It was around this time that I realized that graduate school may be the thing that needed to change. Graduate school was sucking the life out of me in lots of ways. I started enthusiastic and passionate about science and over the next couple years, that enthusiasm would be sucked dry from me, so much so that when I finally went and met with our Student Services Rep for our graduate program about she said something akin to, “I feel like this program stole the light from you…” and she wasn’t far off. But it wasn’t just that. As I dove deeper into my quarter life crisis, I started trying my damndest to dig myself out. I invested in personal growth. I did only training programs trying to find something that light me up again. But, many of the books I read and programs that I did didn’t reveal what I thought they would. If anything, they suggested that I should get the hell out of graduate school.

I realized during this time that I was in my graduate program for exactly 3 reasons.

  1. I wanted to be Dr. Ellyn and have PhD at the end of my name.

  2. My family, particularly my parents, were proud of me.

  3. It was my income.

None of this had anything to do with being passionate about what I did. I knew this. And I continued to know this with 100% certainty over the next approximately 10 months that I would spend in my graduate program. But I had no concept of what I would do instead. I had no clarity or certainty about what I would do with my life if I wasn’t doing science. Science had been such a part of my life and such a part of my identity for so long that I didn’t know who I was without it. The only thing I could see myself doing was coaching…but how was I to make my living as a coach?

So, I grew to resent things. I grew to resent science for not giving me the kind of success and fulfillment that it was “supposed” to. I grew to resent Beachbody and the coaching community that I had been a part of since April 2014, that had brought me so much fulfillment because it threw a monkey wrench into my life. I may not have been perfectly satisfied with being a scientist up until I started coaching and getting involved in the personal growth sphere, but I was content. But Beachbody and coaching introduced me to something new, something different. It introduced me to this entirely new way of living and this community of people that were fucking excited to do their work and were endlessly fulfilled by it and making a kickass living while they did. I loved personal growth, fitness, learning, growing, mentoring people and helping them improve their lives. But I was scared AF.

My quarter-life crisis probably started around mid-summer of 2015 and continued until early 2016 and during this time, the best way I could describe it is that I went into a state of disconnection. I fell off track with coaching, the community of coaches that I had been involved in, the healthy lifestyle habits that had lead me to a 25lb weight loss, with the personal growth habits that had helped me change my mindset and confidence so profoundly, and last but not least, my work. I completely disconnected.

Emerging from my crisis…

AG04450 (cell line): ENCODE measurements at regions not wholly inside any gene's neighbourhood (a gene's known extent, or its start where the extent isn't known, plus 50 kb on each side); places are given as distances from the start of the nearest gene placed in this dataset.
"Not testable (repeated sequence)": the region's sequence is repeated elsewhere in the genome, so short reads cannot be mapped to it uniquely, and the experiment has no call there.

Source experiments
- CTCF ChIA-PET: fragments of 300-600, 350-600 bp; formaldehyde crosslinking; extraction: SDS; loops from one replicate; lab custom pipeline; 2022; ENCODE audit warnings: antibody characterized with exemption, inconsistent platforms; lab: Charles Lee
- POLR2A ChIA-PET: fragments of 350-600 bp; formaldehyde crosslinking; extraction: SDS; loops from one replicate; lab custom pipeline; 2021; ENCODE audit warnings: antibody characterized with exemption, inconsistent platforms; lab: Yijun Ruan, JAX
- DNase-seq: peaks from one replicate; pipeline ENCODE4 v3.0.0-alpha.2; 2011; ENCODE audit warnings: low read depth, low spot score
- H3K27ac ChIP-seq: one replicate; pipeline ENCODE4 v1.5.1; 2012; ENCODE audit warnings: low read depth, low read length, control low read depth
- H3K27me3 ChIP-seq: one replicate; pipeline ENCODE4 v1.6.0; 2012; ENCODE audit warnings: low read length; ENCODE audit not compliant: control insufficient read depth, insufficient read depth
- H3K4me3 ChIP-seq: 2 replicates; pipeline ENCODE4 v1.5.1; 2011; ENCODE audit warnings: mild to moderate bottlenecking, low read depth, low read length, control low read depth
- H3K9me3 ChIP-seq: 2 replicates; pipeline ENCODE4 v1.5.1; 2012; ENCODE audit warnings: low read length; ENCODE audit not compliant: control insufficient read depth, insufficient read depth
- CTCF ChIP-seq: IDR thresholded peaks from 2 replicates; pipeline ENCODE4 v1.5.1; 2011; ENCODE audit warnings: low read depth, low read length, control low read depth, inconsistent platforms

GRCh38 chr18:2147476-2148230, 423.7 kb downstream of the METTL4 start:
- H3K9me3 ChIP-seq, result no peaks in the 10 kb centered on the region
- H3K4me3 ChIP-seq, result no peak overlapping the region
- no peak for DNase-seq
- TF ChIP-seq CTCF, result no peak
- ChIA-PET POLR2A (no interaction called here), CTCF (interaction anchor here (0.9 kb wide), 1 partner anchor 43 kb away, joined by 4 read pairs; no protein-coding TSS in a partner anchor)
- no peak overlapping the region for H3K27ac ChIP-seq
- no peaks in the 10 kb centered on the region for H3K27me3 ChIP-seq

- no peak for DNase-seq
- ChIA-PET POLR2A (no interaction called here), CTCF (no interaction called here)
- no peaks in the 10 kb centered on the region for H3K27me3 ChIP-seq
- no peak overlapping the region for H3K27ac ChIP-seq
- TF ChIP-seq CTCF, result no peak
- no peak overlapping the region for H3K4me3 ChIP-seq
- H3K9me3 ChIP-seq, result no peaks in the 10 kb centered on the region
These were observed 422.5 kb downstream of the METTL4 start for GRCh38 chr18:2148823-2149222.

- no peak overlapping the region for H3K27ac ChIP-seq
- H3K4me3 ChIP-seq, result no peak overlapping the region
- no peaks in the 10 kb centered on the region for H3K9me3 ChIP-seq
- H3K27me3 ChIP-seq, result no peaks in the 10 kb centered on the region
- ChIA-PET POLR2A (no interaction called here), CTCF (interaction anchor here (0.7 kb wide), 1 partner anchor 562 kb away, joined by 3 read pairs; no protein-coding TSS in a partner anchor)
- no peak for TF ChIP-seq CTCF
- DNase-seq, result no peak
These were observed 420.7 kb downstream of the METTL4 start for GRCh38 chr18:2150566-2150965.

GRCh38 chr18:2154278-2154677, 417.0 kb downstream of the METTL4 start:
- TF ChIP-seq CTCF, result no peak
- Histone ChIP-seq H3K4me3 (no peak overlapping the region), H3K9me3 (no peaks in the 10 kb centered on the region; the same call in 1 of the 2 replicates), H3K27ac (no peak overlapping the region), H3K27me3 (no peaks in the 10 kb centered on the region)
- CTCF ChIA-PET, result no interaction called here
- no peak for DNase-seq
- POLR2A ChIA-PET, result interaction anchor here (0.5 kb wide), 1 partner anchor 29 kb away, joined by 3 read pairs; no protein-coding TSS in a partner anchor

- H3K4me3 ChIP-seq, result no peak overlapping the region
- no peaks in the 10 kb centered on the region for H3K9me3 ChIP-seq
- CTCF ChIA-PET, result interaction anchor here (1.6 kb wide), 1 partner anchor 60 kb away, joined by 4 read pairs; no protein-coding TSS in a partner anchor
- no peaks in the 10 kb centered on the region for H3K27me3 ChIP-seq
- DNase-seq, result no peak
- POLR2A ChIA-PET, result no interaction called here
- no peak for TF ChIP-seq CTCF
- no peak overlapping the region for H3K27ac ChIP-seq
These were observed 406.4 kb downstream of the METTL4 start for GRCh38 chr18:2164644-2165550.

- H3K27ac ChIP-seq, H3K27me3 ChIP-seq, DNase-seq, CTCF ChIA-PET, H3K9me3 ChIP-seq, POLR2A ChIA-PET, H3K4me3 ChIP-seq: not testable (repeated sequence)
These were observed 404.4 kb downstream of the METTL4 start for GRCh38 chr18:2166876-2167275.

I started to emerge from my state of complete and utter disconnection primarily because I started to talk about what I was going through with people. Some of the conversations were with that had finally reached out to me, realizing that we hadn’t connected in a long time, while others were conversations with new friends or friends who I hadn’t quite fully connected with before. These conversations grew and deepened. I started talking about the bullying. I started talking about the anxiety. I started talking about the uncertainty and the rumblings of wanting to leave the graduate program. The more I started talking about what I was experiencing, the more these new or rejuvenated friendships helped to pull me out of the hole that I’d dug myself into. And slowly but surely, other parts of my life started to get back on track too. I started working out again. I started doing personal growth again.

It was like a domino effect. Each new conversation and connection picked me up a little bit more. Each pick me up re-engaged me in all those activities that had helped me re-shape my life, my emotional growth and my physical health in the years prior. I went back to so many of the journal entries I’d written when I was in the thick of the crisis, journaled more, dug into more personal growth books and online trainings, etc. In conjunction with the passing of my grandpa in June 2016, I suddenly found a clarity that I had never had before. I finally started listening to all these rumblings I’d been ignoring or was just not tuned into the years before. So, when the straw finally broke the camel’s back in graduate school, I was ready to step away. I was ready to embrace the uncertainty. I was ready to move on.

What’s THERE to be grateful for?

Because since my quarter life crisis, even though it was shitty and even though the emotions I experienced during that time are emotions that I never want to experience, I feel like I have so much more clarity on what I want in my life. Some of the questions that I was forced to answer revealed aspects of who I am and what I want that I had no concept of…and it’s been mind-blowing the kind of impact these things can have.

My life has completely and dramatically transformed. I feel authentic and more like the person I want to ultimately be in my life more and more each day. I realized that coaching is something I’m so damn passionate about after engaging in coaching and mentoring for the last 12 years, whether it’s been being a captain or coach in soccer, tutoring, mentoring, assistant coaching, teaching…it truly has been 12 years. And up until my quarter life crisis, that had never dawned on me and I had never realized that this is something that I could make a living doing. Hell, I’ve started a fucking business! It’s something I never would’ve considered doing. I’m not educated in this. I’m not naturally wired this way. Hell, I never thought I’d have the balls.

Transform my health? Start a business? Travel the world? Before my quarter life crisis, I wouldn’t have had the bandwidth of the belief that I could do anything like what I’m doing now with my life. And, hell yeah, sometimes I have my doubts. But going through my quarter life crisis gave me and understanding of not only what I want, but also what I’m capable of and what I’m capable of overcoming. It showed me that I’m much more resilient and much stronger than I’ve ever given myself credit for. And that’s a beautiful thing.

So, that’s why I’m Grateful for my Quarter Life Crisis!

Ellyn SchinkeComment